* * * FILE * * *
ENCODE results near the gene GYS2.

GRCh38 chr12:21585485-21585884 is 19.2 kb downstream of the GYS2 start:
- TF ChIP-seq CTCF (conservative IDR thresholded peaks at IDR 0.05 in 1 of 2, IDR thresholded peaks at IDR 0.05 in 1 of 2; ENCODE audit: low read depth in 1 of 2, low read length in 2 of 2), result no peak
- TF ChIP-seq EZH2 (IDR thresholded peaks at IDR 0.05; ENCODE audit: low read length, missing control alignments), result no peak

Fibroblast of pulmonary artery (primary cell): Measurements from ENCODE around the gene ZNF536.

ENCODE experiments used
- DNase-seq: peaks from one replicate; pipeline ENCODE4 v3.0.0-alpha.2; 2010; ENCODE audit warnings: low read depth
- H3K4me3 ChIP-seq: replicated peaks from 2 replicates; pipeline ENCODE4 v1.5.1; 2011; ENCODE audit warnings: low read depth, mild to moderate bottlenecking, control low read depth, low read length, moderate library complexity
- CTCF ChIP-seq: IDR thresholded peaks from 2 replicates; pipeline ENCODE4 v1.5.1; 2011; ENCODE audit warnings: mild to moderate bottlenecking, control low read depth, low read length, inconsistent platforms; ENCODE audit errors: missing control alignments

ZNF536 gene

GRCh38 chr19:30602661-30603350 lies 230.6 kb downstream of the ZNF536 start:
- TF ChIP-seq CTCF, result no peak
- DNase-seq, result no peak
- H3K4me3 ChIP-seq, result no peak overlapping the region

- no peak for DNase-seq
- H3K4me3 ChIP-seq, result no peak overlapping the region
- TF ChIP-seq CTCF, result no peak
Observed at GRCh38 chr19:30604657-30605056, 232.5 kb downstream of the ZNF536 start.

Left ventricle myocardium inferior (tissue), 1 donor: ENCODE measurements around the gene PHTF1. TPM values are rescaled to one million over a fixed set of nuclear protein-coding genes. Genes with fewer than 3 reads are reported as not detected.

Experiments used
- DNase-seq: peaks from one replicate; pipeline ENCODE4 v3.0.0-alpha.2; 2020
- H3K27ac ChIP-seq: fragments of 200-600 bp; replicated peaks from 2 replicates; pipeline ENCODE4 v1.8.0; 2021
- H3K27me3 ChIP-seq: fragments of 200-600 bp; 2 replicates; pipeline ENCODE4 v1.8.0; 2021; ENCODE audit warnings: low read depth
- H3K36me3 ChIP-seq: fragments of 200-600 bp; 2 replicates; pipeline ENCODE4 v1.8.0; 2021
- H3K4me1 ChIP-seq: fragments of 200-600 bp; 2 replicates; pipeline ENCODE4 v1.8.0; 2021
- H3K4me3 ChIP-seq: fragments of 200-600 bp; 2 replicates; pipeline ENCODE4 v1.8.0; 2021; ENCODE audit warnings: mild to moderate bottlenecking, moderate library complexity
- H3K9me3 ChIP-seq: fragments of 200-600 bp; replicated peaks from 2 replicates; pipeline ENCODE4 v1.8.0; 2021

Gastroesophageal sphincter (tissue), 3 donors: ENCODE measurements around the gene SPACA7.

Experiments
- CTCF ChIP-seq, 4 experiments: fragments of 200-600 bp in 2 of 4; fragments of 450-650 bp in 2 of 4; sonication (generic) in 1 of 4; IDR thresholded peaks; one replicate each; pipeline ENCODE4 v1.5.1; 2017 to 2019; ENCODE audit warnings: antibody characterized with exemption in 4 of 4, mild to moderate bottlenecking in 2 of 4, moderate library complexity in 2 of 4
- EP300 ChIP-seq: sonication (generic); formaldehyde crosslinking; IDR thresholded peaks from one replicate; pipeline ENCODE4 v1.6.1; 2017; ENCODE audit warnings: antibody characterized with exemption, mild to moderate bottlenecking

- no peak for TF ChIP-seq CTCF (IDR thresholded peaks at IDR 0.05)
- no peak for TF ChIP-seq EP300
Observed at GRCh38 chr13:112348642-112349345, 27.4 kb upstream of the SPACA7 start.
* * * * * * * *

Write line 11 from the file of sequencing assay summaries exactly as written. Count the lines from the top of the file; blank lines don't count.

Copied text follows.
GRCh38 chr19:30602661-30603350 lies 230.6 kb downstream of the ZNF536 start: